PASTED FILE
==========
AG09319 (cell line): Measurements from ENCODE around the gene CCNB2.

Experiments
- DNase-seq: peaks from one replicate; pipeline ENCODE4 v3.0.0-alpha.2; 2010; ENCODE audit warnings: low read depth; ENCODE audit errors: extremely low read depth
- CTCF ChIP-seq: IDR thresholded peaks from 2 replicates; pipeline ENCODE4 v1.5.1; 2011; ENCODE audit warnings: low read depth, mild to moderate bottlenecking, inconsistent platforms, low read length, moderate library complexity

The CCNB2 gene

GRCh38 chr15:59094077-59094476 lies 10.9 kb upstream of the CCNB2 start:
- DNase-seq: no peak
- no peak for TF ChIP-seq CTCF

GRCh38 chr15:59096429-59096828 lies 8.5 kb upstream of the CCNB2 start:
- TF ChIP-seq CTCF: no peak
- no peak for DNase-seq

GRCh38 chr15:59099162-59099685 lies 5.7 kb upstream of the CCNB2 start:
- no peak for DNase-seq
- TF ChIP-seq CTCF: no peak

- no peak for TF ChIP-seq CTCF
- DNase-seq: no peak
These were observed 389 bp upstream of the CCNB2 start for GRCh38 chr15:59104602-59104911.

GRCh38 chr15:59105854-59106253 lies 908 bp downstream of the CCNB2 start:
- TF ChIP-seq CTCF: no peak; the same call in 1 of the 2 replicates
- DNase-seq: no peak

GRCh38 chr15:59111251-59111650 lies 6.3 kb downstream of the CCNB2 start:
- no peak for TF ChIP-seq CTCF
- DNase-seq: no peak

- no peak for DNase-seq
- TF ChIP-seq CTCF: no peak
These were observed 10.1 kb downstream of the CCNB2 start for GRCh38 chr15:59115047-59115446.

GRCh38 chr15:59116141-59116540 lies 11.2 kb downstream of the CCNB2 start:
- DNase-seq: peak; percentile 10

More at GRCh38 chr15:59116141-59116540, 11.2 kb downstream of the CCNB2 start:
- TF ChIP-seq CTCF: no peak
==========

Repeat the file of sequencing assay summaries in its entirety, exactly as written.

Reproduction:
AG09319 (cell line): Measurements from ENCODE around the gene CCNB2.

Experiments
- DNase-seq: peaks from one replicate; pipeline ENCODE4 v3.0.0-alpha.2; 2010; ENCODE audit warnings: low read depth; ENCODE audit errors: extremely low read depth
- CTCF ChIP-seq: IDR thresholded peaks from 2 replicates; pipeline ENCODE4 v1.5.1; 2011; ENCODE audit warnings: low read depth, mild to moderate bottlenecking, inconsistent platforms, low read length, moderate library complexity

The CCNB2 gene

GRCh38 chr15:59094077-59094476 lies 10.9 kb upstream of the CCNB2 start:
- DNase-seq: no peak
- no peak for TF ChIP-seq CTCF

GRCh38 chr15:59096429-59096828 lies 8.5 kb upstream of the CCNB2 start:
- TF ChIP-seq CTCF: no peak
- no peak for DNase-seq

GRCh38 chr15:59099162-59099685 lies 5.7 kb upstream of the CCNB2 start:
- no peak for DNase-seq
- TF ChIP-seq CTCF: no peak

- no peak for TF ChIP-seq CTCF
- DNase-seq: no peak
These were observed 389 bp upstream of the CCNB2 start for GRCh38 chr15:59104602-59104911.

GRCh38 chr15:59105854-59106253 lies 908 bp downstream of the CCNB2 start:
- TF ChIP-seq CTCF: no peak; the same call in 1 of the 2 replicates
- DNase-seq: no peak

GRCh38 chr15:59111251-59111650 lies 6.3 kb downstream of the CCNB2 start:
- no peak for TF ChIP-seq CTCF
- DNase-seq: no peak

- no peak for DNase-seq
- TF ChIP-seq CTCF: no peak
These were observed 10.1 kb downstream of the CCNB2 start for GRCh38 chr15:59115047-59115446.

GRCh38 chr15:59116141-59116540 lies 11.2 kb downstream of the CCNB2 start:
- DNase-seq: peak; percentile 10

More at GRCh38 chr15:59116141-59116540, 11.2 kb downstream of the CCNB2 start:
- TF ChIP-seq CTCF: no peak